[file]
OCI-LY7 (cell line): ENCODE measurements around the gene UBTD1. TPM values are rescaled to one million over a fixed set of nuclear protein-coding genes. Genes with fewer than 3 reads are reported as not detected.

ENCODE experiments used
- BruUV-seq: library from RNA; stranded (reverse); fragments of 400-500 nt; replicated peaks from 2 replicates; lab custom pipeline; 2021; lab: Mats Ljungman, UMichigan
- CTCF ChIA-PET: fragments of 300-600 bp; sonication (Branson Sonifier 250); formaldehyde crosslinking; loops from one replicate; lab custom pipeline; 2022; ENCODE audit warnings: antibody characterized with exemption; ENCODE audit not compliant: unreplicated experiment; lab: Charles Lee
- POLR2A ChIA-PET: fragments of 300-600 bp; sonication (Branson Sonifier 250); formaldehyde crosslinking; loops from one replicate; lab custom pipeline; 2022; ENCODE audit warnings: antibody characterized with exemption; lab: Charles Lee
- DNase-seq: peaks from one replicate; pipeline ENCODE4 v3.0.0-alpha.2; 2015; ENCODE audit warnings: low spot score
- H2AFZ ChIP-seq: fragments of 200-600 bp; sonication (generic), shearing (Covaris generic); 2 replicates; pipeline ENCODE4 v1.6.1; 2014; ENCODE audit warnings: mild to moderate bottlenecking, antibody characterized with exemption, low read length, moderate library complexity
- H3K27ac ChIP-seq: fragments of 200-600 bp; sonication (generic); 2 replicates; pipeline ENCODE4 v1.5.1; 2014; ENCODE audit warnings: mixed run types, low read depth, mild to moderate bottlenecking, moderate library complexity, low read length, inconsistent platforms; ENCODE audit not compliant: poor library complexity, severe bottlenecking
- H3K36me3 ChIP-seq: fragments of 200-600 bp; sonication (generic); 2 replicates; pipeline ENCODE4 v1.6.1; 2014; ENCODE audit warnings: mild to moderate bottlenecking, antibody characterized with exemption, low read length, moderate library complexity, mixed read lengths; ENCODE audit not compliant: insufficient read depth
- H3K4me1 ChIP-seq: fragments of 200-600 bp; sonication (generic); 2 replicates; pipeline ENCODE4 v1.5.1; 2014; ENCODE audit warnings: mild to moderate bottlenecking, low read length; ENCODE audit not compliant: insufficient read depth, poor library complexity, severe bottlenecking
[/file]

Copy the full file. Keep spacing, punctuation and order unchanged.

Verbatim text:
OCI-LY7 (cell line): ENCODE measurements around the gene UBTD1. TPM values are rescaled to one million over a fixed set of nuclear protein-coding genes. Genes with fewer than 3 reads are reported as not detected.

ENCODE experiments used
- BruUV-seq: library from RNA; stranded (reverse); fragments of 400-500 nt; replicated peaks from 2 replicates; lab custom pipeline; 2021; lab: Mats Ljungman, UMichigan
- CTCF ChIA-PET: fragments of 300-600 bp; sonication (Branson Sonifier 250); formaldehyde crosslinking; loops from one replicate; lab custom pipeline; 2022; ENCODE audit warnings: antibody characterized with exemption; ENCODE audit not compliant: unreplicated experiment; lab: Charles Lee
- POLR2A ChIA-PET: fragments of 300-600 bp; sonication (Branson Sonifier 250); formaldehyde crosslinking; loops from one replicate; lab custom pipeline; 2022; ENCODE audit warnings: antibody characterized with exemption; lab: Charles Lee
- DNase-seq: peaks from one replicate; pipeline ENCODE4 v3.0.0-alpha.2; 2015; ENCODE audit warnings: low spot score
- H2AFZ ChIP-seq: fragments of 200-600 bp; sonication (generic), shearing (Covaris generic); 2 replicates; pipeline ENCODE4 v1.6.1; 2014; ENCODE audit warnings: mild to moderate bottlenecking, antibody characterized with exemption, low read length, moderate library complexity
- H3K27ac ChIP-seq: fragments of 200-600 bp; sonication (generic); 2 replicates; pipeline ENCODE4 v1.5.1; 2014; ENCODE audit warnings: mixed run types, low read depth, mild to moderate bottlenecking, moderate library complexity, low read length, inconsistent platforms; ENCODE audit not compliant: poor library complexity, severe bottlenecking
- H3K36me3 ChIP-seq: fragments of 200-600 bp; sonication (generic); 2 replicates; pipeline ENCODE4 v1.6.1; 2014; ENCODE audit warnings: mild to moderate bottlenecking, antibody characterized with exemption, low read length, moderate library complexity, mixed read lengths; ENCODE audit not compliant: insufficient read depth
- H3K4me1 ChIP-seq: fragments of 200-600 bp; sonication (generic); 2 replicates; pipeline ENCODE4 v1.5.1; 2014; ENCODE audit warnings: mild to moderate bottlenecking, low read length; ENCODE audit not compliant: insufficient read depth, poor library complexity, severe bottlenecking